The BRAS, the DSL Gateway and the Home Network
Two devices play a central role in the new architecture: the "Broadband Remote Access Server (BRAS)" at the core of the network, and a "DSL gateway" at the customer premises. The BRAS is the connection point to the network and application service providers, while the DSL gateway is the connection point to the network in the customer premises. These two devices work together to implement the architecture of TR-058 and TR-059 while preserving the existing deployed DSL infrastructure.
The BRAS is defined in TR-092: Broadband Remote Access Server (BRAS) Requirements Document. Published a year after TR-059 in August 2004, TR-092 goes somewhat beyond TR-059 reflecting additional thinking about the supported services and their requirements. It envisions an elaborate regional server for large central office deployments: "A large CO device will typically support between 64K to 128k subscriber sessions and an aggregate downstream bandwidth of 2.5 Gbps."
Its peer on the customer premises is the DSL gateway described in TR-068: Dual Port ADSL Router (DSL Gateway) published in May 2004. This document completely defines a residential gateway device down to the location, labeling and color of the front panel lights and the color of the ports on the rear.
Finally, the most recent report TR-094: Multi-Service Delivery Framework for Home Networks describes how home networking completes the picture. It defines "a functional home networking architecture that permits multiple residents within the home to use multiple applications and devices with differing connectivity requirements (QoS) and at the same time minimizing poor application performance that could result from conflicting or competing application demands."
These reports, and others on the DSL Forum site, go a long way to defining the new architecture. We understand more reports are in process to further flesh out the new architecture.
Since the Digital Living Network Alliance (DLNA - formerly DHWG) has been working on many of the issues in TR-094, we asked Michael about the relationship between DSL Forum and DLNA. He told us that the service-provider members of DSL Forum have played a major role in defining these requirements, and that consumer electronics companies are now "recognizing where the service providers are going." While DSL Forum is not itself a DLNA member, he said "a group of DSL Forum members are working with DLNA."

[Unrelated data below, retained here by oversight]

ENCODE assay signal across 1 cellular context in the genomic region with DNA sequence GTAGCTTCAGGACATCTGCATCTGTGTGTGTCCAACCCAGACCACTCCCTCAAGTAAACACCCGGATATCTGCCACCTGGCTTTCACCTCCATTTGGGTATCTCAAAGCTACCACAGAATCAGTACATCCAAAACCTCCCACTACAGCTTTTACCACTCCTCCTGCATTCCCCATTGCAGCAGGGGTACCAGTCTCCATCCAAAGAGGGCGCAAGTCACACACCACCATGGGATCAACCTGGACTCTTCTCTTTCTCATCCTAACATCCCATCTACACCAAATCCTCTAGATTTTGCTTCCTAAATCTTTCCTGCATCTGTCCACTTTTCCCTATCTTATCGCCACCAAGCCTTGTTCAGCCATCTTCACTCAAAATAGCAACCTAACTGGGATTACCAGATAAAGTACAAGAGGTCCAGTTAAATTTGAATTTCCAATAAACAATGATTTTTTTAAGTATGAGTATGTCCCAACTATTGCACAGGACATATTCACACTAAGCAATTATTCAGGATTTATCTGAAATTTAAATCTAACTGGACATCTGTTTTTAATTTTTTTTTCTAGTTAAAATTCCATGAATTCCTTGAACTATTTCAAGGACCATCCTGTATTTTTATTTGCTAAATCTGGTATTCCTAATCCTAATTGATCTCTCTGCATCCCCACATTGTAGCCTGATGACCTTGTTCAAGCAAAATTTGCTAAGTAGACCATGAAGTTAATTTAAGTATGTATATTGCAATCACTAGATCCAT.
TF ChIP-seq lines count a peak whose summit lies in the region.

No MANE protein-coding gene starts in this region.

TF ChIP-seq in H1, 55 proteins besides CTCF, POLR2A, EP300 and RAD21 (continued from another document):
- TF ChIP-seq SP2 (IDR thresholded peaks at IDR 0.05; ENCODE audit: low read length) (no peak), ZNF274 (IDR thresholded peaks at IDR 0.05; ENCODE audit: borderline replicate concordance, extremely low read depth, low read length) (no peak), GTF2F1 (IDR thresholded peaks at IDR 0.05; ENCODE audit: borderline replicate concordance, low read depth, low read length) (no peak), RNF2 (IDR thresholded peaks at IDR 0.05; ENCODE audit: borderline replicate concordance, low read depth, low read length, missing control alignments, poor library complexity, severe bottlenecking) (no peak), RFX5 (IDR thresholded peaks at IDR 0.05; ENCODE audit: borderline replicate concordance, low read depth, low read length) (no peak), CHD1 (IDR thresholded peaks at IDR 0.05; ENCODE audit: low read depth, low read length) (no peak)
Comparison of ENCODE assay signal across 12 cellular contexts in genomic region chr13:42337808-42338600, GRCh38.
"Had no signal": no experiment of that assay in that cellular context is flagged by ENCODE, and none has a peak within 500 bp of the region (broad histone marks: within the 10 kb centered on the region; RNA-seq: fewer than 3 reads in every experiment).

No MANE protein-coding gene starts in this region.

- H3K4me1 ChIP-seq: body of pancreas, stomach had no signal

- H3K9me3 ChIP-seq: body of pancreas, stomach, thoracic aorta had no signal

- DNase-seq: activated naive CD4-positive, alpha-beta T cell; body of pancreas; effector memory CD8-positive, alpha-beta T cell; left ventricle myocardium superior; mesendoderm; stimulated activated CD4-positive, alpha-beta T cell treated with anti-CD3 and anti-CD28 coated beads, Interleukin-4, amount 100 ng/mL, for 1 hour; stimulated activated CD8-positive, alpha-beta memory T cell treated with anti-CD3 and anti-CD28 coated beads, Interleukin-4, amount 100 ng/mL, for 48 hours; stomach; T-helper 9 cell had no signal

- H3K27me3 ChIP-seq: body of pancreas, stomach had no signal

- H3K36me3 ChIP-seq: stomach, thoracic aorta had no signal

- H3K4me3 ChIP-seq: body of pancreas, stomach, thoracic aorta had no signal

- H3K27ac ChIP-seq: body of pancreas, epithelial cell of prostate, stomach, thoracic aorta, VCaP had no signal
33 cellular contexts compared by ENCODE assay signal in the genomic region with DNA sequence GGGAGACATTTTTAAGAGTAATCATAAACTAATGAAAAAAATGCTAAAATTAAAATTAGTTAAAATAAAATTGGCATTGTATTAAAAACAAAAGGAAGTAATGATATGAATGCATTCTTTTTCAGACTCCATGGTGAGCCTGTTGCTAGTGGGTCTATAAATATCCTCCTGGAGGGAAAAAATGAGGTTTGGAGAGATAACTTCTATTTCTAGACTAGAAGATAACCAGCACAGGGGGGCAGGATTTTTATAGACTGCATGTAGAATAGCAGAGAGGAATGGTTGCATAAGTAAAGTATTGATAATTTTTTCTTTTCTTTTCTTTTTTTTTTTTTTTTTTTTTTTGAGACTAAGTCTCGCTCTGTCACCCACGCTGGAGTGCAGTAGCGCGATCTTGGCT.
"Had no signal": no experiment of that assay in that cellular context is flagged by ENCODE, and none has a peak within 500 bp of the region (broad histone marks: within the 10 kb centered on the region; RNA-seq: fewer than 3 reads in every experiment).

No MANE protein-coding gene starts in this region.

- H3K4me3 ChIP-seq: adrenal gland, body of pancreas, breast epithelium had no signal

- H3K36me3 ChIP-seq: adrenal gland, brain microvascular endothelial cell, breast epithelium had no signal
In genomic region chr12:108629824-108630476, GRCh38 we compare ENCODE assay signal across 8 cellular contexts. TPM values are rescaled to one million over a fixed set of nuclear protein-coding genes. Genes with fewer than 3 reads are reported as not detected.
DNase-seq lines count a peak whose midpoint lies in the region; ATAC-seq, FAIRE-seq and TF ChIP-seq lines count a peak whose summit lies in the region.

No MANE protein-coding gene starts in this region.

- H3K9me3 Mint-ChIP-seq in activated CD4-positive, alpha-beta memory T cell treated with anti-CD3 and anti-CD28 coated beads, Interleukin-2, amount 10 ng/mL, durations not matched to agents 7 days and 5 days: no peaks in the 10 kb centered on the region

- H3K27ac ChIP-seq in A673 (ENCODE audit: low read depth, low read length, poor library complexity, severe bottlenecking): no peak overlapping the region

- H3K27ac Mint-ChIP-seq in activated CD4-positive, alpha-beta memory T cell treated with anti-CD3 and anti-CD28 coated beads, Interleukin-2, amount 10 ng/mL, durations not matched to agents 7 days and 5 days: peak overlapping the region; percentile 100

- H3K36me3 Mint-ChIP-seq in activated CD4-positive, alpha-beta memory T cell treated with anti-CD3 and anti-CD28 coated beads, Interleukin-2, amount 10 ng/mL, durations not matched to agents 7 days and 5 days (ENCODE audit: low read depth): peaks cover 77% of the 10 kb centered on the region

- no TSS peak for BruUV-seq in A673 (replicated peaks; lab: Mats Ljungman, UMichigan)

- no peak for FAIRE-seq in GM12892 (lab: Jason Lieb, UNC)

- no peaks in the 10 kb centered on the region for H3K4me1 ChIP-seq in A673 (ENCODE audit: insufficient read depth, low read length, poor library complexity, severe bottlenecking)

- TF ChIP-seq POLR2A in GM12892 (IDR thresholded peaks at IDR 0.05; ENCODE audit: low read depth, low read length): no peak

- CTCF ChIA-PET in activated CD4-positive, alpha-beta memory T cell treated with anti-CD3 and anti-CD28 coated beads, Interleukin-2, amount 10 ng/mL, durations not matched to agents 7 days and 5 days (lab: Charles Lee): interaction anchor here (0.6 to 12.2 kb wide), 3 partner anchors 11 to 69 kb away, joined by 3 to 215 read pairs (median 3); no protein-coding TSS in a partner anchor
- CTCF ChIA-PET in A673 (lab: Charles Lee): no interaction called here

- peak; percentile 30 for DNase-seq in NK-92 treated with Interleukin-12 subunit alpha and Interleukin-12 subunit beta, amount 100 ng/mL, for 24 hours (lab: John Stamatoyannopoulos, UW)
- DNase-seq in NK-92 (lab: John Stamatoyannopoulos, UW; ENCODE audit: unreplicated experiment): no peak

Michael pointed out that the DSL Forum architecture "is useful not only for DSL - the same specs can be applied to any other access mechanism." As telcos roll out new flavors of DSL -- ADSL2, VDSL, VDSL2 -- and several variations of fiber including fiber to the home (FTTH), most elements of the new architecture can be applied.
Now that these documents have been published, the next step is for the telcos to write RFPs based on them and for vendors to respond. We have been told that the telephone companies participating in the DSL Forum are moving forward to implement this new approach; we note active involvement from Bell Canada, BellSouth, BT, SBC and Verizon. There may well be some changes as the telcos and their vendors iterate the requirements and the associated costs.
The new architecture suggests that the telcos' approach to the "triple play" may be very different from that of the cable operators. While it is not called "open access" it certainly comes close -- allowing many providers to offer whatever services they want to provide, over a common network, with whatever specific facilities they need.
A big unknown in this new approach is whether network and service providers really want to deliver the types of services contemplated in the new architecture -- and whether they are willing to pay for the network delivery services, especially QoS. There have been many discussions of the "open access" model, and many companies have been pushing for it for years. Now they should be willing to come forward and participate.